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What Is Life?: Investigating the Nature of Life in the Age of Synthetic Biology
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What Is Life?: Investigating the Nature of Life in the Age of Synthetic Biology

3.79  ·  Rating details ·  86 Ratings  ·  13 Reviews
In 1944, the Nobel Prize-winning physicist Erwin Schr dinger published a groundbreaking little book called "What Is Life? "In fewer than one hundred pages, he argued that life was not a mysterious or inexplicable phenomenon, as many people believed, but a scientific process like any other, ultimately explainable by the laws of physics and chemistry. Today, more than sixty ...more
Hardcover, 198 pages
Published April 1st 2008 by Farrar Straus Giroux
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Sep 11, 2015 rated it it was amazing
"Despite the enormous fund of information that [biologists] have provided," wrote Carl Sagan in 1970, "it is a remarkable fact that...there is no generally accepted definition of life." This book provides a gripping, (very) brief tour of the present "enormous fund of information" we now have on living functions:

1) Replication (the discovery of DNA in 1954; the breaking of the nucleotide/amino-acid Genetic Code in the 1960s--on through the Recombinant DNA revolution of the 1970s through "synthet
Apr 08, 2011 rated it it was amazing
The main topic, as you are led to believe by the title of the book, is just that: What is life? It is a controversial issue that has been debated since the dawn of science itself. Over the ages, countless theories as to what the answer of this question might be have birthed, evolved, and died as quickly as new discoveries can be made. Originally thought to be a simple question, requiring only a simple answer, the question “What is Life?” has spun out of control. Torn apart by the many aspects of ...more
Bob Nichols
Regis begins this book by describing current efforts to create a cell. This leads to a multi-chapter discussion of, "What is life?" Surprisingly, the answer is not so clear, although in the end Regis narrows the range of answers down to metabolism: Life draws energy from the outside to "make something: new structures, new proteins, energy. Metabolism means synthesis...." In other words, life builds self-sustaining structures and systems.

In thinking about this definition, a few things seem to be
Aug 25, 2008 rated it really liked it
This book explores some fairly arcane subjects, including the efforts of scientists to create or manufacture an artificial cell that would perform basic biologic functions, putting genes from one species into another, making genes in the laboratory from published genome sequences, and artificial genes. Central to the book is the question of what life is, and how scientists and philosophers have struggled to answer what at first blush seems to be such a simple question, but which has so far elude ...more
Jun 07, 2008 rated it really liked it
Shelves: science, non-fiction
Not a bad read, though not what I had expected. Perhaps I was looking for something more definitive, something that would come closer to answering the big question. Synthetic biology doesn't play as a large a part in the text as I thought it would from the title.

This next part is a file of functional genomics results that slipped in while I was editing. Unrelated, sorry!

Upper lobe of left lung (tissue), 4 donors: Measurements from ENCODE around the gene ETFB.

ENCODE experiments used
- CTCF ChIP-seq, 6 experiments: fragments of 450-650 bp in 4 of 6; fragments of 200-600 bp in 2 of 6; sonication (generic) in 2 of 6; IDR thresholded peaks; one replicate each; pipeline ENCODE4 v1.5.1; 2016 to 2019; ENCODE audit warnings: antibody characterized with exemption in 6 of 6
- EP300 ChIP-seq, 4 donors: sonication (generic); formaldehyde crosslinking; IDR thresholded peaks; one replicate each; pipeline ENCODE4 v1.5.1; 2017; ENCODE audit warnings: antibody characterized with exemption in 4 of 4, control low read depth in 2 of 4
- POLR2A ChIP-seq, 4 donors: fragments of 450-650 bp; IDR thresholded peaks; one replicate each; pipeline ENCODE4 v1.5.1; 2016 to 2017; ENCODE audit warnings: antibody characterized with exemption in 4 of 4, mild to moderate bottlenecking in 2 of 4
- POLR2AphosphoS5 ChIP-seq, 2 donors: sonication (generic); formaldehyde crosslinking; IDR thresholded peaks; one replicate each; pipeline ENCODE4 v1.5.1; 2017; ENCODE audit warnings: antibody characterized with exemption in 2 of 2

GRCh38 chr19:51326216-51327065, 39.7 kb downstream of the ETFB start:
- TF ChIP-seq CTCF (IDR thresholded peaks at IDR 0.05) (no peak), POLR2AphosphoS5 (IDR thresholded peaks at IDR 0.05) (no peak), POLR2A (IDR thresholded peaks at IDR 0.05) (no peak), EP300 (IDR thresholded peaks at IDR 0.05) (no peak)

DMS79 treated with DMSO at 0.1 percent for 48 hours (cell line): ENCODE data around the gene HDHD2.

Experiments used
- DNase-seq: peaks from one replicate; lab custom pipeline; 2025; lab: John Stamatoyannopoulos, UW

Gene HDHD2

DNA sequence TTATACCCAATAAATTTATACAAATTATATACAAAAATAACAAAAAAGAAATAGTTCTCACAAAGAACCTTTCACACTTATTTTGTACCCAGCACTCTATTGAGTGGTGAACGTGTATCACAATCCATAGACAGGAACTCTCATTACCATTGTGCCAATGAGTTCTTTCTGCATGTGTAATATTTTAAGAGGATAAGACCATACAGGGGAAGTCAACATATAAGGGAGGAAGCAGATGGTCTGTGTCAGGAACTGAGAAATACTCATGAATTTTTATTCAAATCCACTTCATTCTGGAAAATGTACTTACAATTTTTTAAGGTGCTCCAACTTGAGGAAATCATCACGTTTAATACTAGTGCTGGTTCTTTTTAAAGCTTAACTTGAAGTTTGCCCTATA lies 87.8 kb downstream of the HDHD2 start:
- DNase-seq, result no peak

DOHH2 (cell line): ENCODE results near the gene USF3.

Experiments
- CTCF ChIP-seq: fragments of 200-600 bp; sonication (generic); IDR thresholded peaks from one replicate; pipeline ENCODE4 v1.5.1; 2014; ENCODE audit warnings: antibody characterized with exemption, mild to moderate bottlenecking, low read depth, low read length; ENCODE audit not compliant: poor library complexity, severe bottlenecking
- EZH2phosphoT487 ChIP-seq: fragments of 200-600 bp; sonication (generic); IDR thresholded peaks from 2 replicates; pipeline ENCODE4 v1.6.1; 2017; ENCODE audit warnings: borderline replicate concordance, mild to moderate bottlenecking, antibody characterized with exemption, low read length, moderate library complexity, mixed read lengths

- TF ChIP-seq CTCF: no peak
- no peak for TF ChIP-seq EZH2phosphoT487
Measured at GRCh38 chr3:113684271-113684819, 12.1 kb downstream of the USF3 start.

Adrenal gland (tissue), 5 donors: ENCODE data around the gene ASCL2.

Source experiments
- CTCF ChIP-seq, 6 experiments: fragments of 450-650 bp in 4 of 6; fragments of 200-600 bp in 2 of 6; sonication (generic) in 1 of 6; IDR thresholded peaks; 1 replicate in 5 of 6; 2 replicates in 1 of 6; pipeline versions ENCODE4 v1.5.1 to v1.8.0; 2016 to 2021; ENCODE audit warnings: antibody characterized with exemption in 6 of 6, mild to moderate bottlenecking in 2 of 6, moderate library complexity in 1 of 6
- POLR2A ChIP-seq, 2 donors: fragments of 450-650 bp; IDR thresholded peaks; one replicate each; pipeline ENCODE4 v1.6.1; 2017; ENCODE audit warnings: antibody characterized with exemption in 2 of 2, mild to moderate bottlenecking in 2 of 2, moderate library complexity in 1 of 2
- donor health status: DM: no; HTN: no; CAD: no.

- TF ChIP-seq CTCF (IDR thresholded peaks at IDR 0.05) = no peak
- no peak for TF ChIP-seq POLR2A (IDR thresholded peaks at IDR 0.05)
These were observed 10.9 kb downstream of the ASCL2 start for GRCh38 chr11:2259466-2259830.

Instead, it's a summary of how different scientists have approached the beginning of life and have attempted to define life. The writing is very easy to follow and is done in such a way that people with no biology or chemistry background
Jason Furman
Aug 16, 2011 rated it really liked it
Not the most original book, but then again you might have guessed that from a book that repeats the title of a classic 60 year old book and has chapters that repeat the titles of some classic papers (e.g., The Spandrels of Saint Marco).

But it is a thoughtful, excellent, enjoyable, if occasionally journalist, overview of the title question. And most important it is completely up-to-date, having been published this year (2008) and including substantial reflections motivated by recent progress in s
Fraser Kinnear
Jul 26, 2012 rated it liked it
Shelves: science, history
A rather short book, that doesn't go into much more than a few pages of detail for any one topic. Annoyingly, synthetic biology isn't even mentioned before the last 30 or so pages of the book.

Worth the (quick) read for a cursory review of the history of big milestones in evolutionary biology, but that's all.
Peter Kelly
Mar 25, 2015 rated it it was amazing
Great book, attempted to answer a difficult question and did a pretty good job. Contains some interesting biochemistry history and provides some interesting ideas about what the future might hold. Definitely worth the read.
Todd Martin
Aug 14, 2008 rated it really liked it
OK introduction to the theories of life's beginning and somewhat more thorough review of work being done to re-create life in the lab. Also discusses, as the title suggests, different views on the definition of life. The best answer? Though I hate to be a spoiler ..... "metabolism"!
Eric Wurm
Jan 04, 2013 rated it it was amazing
An abbreviated but thorough look into the emergence of synthetic biology and genetic engineering as well as some foresight into the search for abiogenesis. If you love the histories and mysteries of biology as much as I do, this book is for you.
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Ed Regis holds a Ph.D. in philosophy from New York University and taught for many years at Howard University. He is now a full-time science writer, contributing to Scientific American, Harper's Magazine, Wired, Discover, and The New York Times, among other periodicals.
More about Ed Regis...